The February issue of Southern Living has listed a local business as the South’s best wedding venue in Missouri — and there may not be a more beautiful spot to be found in the area.
Chaumette Vineyards and Winery in Ste. Genevieve County has stood out nationally for its wines and gourmet cuisine, however hosting wedding events has become its biggest businesses. With stunning pastoral views and facilities for several types of weddings including their own chapel, Chaumette has become internationally known.
Chaumette owner Hank Johnson explained how important the wedding business has become to the vineyard.
“We’re sold out all summer on weekends,” he said. “People come in from out of town. Most of our business is from St. Louis with the weddings. We had 78 weddings last year. It is an important part of our business. It is a driver, because it brings people down here that otherwise wouldn’t come to Chaumette.
“They come down, they experience the meal, they look around and enjoy our wines, and they come back. That’s an important part of having the wedding business here. Sometimes we’ll two have weddings on Friday, two weddings on Saturday, and two weddings on Sunday. That pushes us to the extreme.”
According to Johnson, one of the reasons Chaumette has so many weddings is the multiple choices provided for every ceremony. Due to its size, the chapel tends to handle smaller, more intimate weddings. Outdoor ceremonies are very popular, especially for the big weddings.
“The flat place out in front, that’s where a lot of the ceremonies are held,” he said. “We have different arbors we bring out there. We can put 200 chairs out there.”
When it comes to the receptions, two options are available for the wedding party. Johnson explained that the season or weather may dictate which one is used.
“We have two main venues,” he said. “The most popular one is our wedding barn. It is very popular — has been for years. The second one is right off of the tasting room. It’s two good size rooms, has its own restrooms and a place to be outside — a big deck. We just remodeled that last year. This is for people that want air-conditioning in the summer. In the wintertime we close the other location. Cool weather weddings we have in there.”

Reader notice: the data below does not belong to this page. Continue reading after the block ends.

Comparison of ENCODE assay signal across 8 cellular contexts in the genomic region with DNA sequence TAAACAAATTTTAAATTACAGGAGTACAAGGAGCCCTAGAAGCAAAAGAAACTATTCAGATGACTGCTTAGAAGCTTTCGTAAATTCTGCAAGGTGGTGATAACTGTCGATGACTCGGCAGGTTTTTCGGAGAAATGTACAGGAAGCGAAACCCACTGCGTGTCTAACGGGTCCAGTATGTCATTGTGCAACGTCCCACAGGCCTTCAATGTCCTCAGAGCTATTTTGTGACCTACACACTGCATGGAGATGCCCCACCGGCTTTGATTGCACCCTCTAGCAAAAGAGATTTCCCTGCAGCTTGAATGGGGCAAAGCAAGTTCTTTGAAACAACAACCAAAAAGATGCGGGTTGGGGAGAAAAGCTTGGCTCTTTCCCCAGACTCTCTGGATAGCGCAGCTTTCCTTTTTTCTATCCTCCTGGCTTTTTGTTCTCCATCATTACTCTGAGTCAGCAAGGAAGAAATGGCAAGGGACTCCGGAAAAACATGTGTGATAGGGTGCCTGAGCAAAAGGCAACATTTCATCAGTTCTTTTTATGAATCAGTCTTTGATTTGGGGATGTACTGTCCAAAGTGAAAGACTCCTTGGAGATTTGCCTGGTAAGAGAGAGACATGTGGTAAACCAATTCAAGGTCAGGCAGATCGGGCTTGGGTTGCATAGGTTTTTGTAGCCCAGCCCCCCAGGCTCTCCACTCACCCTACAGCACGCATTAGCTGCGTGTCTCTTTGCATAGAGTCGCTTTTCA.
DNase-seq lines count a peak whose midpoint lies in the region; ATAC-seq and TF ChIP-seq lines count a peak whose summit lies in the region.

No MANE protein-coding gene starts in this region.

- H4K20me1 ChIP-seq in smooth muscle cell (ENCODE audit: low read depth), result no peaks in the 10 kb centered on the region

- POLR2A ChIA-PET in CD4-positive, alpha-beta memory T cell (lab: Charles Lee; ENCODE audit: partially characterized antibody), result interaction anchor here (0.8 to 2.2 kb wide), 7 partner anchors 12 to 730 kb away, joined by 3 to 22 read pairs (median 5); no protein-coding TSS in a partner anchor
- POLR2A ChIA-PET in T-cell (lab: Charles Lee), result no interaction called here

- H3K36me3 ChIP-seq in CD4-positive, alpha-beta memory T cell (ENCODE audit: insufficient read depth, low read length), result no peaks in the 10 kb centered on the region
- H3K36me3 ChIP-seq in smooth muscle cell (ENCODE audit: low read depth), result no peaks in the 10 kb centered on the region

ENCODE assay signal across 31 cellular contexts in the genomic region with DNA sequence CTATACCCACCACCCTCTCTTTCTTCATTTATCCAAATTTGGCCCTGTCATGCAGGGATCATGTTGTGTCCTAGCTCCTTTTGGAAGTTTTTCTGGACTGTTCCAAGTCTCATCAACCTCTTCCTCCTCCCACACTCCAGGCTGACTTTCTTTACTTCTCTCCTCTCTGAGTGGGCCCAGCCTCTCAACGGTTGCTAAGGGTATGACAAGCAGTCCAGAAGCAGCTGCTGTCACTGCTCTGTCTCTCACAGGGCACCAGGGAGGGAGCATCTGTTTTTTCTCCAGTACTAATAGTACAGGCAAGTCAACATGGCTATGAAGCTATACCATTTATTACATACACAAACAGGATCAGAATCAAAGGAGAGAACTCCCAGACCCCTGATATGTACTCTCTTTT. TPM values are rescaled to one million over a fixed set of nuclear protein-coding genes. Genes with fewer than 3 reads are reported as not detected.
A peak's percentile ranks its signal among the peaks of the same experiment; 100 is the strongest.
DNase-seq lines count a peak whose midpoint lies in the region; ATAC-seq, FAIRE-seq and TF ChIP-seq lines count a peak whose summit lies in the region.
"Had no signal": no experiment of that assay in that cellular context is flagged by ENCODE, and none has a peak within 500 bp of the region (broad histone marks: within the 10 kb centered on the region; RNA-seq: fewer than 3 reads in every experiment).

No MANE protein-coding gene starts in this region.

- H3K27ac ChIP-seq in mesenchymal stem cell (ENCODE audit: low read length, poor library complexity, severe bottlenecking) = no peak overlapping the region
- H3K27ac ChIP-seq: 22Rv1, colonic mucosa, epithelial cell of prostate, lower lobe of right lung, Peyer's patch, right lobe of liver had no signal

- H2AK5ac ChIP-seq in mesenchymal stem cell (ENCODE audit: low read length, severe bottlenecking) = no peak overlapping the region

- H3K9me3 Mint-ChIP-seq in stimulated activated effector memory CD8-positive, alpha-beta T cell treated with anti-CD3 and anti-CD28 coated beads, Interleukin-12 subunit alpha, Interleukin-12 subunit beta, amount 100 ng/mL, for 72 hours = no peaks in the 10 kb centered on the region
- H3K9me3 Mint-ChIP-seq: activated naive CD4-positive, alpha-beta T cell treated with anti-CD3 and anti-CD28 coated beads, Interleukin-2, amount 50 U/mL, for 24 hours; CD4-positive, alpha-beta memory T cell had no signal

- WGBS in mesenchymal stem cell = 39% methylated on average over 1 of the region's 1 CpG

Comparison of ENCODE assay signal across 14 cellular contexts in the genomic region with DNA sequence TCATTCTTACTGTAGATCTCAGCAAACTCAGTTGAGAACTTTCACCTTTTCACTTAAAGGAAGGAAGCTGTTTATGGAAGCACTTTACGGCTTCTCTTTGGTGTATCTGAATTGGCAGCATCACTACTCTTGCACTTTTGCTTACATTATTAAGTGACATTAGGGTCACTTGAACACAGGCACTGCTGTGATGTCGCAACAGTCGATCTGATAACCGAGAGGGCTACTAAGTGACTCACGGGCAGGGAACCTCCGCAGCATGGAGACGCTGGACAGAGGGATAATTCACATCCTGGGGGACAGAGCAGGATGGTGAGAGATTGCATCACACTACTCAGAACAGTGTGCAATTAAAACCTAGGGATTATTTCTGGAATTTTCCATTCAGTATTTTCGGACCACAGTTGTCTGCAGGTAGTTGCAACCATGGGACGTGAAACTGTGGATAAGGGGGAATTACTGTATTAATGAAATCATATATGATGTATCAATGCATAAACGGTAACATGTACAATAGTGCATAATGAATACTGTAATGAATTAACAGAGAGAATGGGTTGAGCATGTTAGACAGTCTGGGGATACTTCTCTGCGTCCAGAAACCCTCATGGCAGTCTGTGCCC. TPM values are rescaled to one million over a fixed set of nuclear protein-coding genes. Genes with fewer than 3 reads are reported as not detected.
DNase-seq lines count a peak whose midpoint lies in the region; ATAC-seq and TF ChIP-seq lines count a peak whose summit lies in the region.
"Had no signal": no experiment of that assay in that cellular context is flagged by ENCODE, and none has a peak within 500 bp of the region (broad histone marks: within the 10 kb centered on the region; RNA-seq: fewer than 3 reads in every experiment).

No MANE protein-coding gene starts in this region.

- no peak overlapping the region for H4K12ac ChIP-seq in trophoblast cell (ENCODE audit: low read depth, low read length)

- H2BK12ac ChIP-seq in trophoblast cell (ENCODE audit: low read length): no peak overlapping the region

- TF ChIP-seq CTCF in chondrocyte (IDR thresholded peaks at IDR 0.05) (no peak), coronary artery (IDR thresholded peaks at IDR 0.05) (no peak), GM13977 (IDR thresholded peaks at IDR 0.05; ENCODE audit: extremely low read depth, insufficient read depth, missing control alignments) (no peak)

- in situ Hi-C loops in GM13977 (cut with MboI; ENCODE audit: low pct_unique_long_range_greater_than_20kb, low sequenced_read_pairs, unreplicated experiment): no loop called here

Johnson explained that the number of people attending the wedding is the biggest concern when planning and hosting an event.
“The kind of wedding that is best for us is around 150 to 175 people,” he said. “We’ve had as much as 280 — close to 300. That’s really more than we’re interested in.
“This room will hold around 140 people. When we have bigger weddings we’ll move some chairs in there [the second room], or we’ll put tents out here on the patio, and open up. In a standard wedding, these will all be closed. After the service, people will walk down from the chapel — and this is the first drink. Kind of a stand-up cocktail party.
“After a certain amount of time, when the pictures are taken, we say, ‘dinner is served!’ We pull back the curtains dramatically. All the waiters are standing at attention at the tables, all the glassware is polished and everybody is invited to come in and sit down. No sooner than when they get seated, it’s time for the bride and groom to arrive, we bring them in through another door and everybody has to stand up and applaud.”
Connected to the hall is an outside deck that is open for wedding guests to enjoy.
“It’s a way to get outdoors, with two fire pits out there,” Johnson said. “The lights up above — we turn them on and it’s pretty dramatic. People love it. It’s another stand-up cocktail party.”
Chaumette’s main building is designed to keep the wedding party separate from customers who are there to dine at the restaurant and enjoy the wine.
Restrooms were recently added for the reception area.
“The reason we did this with the restrooms is that nobody wanted to go through the other part of this building,” he said. “We keep it separate. It’s a matter of listening to our customers.”